Jun 23 2022
Washington—Senator Dianne Feinstein (D-Calif.) today spoke on the Senate floor in support of the Bipartisan Safer Communities Act and the need to do more to prevent gun violence.
“I’m particularly pleased to see two issues I have prioritized are addressed in this bill,” Senator Feinstein said. “The first is grants for state ‘red-flag’ laws, like the law in my home-state of California, which has proven effective at removing guns from people who have been found by a court to pose a threat. And a provision closing the ‘boyfriend loophole,’ which has let too many domestic abusers continue to possess firearms.”
Senator Feinstein continued: “I applaud the sponsors of the legislation now before the Senate. But I have to ask: What will it take for us to hear the wakeup call and pass stronger gun legislation?”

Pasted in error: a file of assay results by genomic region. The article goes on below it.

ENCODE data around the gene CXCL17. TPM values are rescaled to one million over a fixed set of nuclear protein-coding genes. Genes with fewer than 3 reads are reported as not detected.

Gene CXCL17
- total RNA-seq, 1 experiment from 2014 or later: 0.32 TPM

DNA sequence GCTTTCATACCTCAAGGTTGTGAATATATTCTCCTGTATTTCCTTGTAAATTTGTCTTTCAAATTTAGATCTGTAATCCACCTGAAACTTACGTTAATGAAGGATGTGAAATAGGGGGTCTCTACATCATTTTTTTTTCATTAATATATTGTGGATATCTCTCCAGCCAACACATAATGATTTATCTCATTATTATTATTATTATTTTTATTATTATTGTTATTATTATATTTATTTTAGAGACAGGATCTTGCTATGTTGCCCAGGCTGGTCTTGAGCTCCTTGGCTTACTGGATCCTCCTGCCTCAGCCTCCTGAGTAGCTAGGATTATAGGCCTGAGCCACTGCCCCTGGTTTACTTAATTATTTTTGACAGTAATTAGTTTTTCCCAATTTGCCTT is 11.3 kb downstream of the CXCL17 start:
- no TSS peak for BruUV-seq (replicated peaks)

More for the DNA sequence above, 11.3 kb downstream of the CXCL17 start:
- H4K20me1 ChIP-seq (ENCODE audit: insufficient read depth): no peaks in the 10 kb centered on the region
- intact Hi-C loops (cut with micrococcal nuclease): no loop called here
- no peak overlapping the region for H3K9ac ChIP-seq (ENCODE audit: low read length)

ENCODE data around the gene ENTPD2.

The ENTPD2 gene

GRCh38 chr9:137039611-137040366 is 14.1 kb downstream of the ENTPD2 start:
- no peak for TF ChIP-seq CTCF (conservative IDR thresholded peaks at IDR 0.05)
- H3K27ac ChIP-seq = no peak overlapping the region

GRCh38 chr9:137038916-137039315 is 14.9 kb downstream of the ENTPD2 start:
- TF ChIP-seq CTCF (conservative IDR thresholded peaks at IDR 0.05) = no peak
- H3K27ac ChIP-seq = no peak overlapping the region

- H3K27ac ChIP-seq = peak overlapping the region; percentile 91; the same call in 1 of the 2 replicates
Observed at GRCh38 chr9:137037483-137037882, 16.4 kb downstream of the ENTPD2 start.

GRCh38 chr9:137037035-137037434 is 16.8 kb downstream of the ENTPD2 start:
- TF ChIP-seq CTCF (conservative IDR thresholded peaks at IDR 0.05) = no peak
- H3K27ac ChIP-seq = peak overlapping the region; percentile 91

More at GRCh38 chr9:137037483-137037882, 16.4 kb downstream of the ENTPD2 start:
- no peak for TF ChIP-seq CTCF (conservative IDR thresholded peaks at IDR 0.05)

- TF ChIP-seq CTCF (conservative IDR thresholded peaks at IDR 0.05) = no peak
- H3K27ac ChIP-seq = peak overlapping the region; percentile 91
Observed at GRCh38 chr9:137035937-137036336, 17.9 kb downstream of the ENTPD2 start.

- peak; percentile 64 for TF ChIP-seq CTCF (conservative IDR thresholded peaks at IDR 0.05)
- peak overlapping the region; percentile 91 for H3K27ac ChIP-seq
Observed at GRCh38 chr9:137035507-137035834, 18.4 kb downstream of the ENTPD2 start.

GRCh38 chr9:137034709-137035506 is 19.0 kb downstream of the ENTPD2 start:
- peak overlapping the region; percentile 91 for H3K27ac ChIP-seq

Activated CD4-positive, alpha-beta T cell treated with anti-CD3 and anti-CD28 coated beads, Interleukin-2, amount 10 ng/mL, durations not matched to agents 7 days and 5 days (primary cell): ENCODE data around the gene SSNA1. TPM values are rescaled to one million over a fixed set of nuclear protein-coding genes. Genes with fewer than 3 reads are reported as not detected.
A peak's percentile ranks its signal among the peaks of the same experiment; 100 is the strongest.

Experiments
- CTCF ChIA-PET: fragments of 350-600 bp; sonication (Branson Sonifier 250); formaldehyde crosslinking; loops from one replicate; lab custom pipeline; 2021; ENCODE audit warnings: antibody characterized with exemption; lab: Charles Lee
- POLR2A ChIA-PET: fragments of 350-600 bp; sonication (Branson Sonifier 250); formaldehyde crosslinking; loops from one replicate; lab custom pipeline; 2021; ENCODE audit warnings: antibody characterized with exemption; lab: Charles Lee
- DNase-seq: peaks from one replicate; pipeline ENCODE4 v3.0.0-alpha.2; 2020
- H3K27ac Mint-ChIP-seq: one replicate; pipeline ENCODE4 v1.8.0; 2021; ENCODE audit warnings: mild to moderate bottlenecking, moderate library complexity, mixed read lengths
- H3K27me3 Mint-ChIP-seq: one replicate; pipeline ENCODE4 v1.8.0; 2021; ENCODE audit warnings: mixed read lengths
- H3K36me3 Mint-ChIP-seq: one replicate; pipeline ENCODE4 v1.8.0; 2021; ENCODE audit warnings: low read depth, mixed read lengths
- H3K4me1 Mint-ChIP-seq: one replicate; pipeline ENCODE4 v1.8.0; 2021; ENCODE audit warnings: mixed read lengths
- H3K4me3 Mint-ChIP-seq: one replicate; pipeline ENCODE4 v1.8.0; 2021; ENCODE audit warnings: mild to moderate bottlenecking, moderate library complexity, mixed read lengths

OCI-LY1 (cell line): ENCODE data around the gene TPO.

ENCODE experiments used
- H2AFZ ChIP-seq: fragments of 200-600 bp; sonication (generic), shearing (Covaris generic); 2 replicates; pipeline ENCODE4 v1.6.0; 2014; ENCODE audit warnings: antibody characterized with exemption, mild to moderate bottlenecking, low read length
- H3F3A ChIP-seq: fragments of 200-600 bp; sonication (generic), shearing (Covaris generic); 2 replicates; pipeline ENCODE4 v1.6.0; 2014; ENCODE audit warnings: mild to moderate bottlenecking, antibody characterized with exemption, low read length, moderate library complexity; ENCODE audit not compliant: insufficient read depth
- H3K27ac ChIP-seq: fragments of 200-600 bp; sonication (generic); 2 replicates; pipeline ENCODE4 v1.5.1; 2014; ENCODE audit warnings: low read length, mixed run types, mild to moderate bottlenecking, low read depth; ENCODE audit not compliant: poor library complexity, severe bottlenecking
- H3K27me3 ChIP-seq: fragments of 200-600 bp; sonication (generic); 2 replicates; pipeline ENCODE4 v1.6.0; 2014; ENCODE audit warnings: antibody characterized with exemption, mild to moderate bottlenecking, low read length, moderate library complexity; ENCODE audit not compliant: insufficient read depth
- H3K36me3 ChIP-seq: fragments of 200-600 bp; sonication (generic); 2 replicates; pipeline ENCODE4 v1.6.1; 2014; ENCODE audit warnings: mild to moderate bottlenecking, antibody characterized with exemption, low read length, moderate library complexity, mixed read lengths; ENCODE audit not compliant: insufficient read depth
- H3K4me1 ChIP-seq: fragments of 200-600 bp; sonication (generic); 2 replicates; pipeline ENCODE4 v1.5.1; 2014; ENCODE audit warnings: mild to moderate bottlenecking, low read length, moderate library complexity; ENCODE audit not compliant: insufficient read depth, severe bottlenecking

Senator Feinstein added: “It’s simple logic: If you can’t buy a beer, you shouldn’t be able to buy an assault weapon. If you can’t buy a handgun, you shouldn’t be able to buy an AR-15.”
Full remarks follow:
“Our country is still mourning the tragic shootings in Buffalo and Uvalde in which a total of 31 innocent people were gunned down by teenagers using weapons of war.
While these terrible events get our attention – and have in this case galvanized the Senate to act – they are only two of the 279 mass shootings that have taken place this year.
So it is good that the Senate is now considering legislation to address the epidemic of gun violence. The Bipartisan Safer Communities Act, which we are now considering, is a good, albeit modest, bill.
I’m particularly pleased to see two issues I have prioritized are addressed in this bill:
The first is grants for state ‘red-flag’ laws, like the law in my home-state of California, which has proven effective at removing guns from people who have been found by a court to pose a threat.
And a provision closing the ‘boyfriend loophole,’ which has let too many domestic abusers continue to possess firearms.